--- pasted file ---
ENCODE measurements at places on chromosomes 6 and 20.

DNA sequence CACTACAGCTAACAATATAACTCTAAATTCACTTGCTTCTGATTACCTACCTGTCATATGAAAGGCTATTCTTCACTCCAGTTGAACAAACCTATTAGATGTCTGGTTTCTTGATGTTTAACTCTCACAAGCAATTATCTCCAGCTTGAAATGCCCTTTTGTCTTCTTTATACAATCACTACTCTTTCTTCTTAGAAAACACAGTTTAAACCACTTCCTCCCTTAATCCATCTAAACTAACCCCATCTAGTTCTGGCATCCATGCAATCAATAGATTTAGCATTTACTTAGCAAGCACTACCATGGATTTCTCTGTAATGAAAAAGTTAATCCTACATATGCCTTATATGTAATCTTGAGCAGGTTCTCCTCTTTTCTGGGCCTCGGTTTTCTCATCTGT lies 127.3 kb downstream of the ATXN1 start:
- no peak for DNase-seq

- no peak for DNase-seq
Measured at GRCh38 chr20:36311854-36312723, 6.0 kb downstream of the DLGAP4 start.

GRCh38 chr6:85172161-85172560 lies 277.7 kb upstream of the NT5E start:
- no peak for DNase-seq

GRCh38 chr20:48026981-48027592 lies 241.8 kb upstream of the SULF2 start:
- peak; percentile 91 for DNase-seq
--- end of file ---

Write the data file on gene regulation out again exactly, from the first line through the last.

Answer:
ENCODE measurements at places on chromosomes 6 and 20.

DNA sequence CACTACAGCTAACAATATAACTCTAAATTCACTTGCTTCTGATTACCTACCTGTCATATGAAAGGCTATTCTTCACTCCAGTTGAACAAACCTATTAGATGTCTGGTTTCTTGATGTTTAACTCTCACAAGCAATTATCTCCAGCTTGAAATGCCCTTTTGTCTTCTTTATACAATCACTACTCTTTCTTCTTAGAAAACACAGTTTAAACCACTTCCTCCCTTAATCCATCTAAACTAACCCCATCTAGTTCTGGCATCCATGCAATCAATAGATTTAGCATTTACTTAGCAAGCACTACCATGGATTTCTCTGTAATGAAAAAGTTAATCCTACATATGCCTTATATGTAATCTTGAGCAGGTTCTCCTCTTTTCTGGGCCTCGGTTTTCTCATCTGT lies 127.3 kb downstream of the ATXN1 start:
- no peak for DNase-seq

- no peak for DNase-seq
Measured at GRCh38 chr20:36311854-36312723, 6.0 kb downstream of the DLGAP4 start.

GRCh38 chr6:85172161-85172560 lies 277.7 kb upstream of the NT5E start:
- no peak for DNase-seq

GRCh38 chr20:48026981-48027592 lies 241.8 kb upstream of the SULF2 start:
- peak; percentile 91 for DNase-seq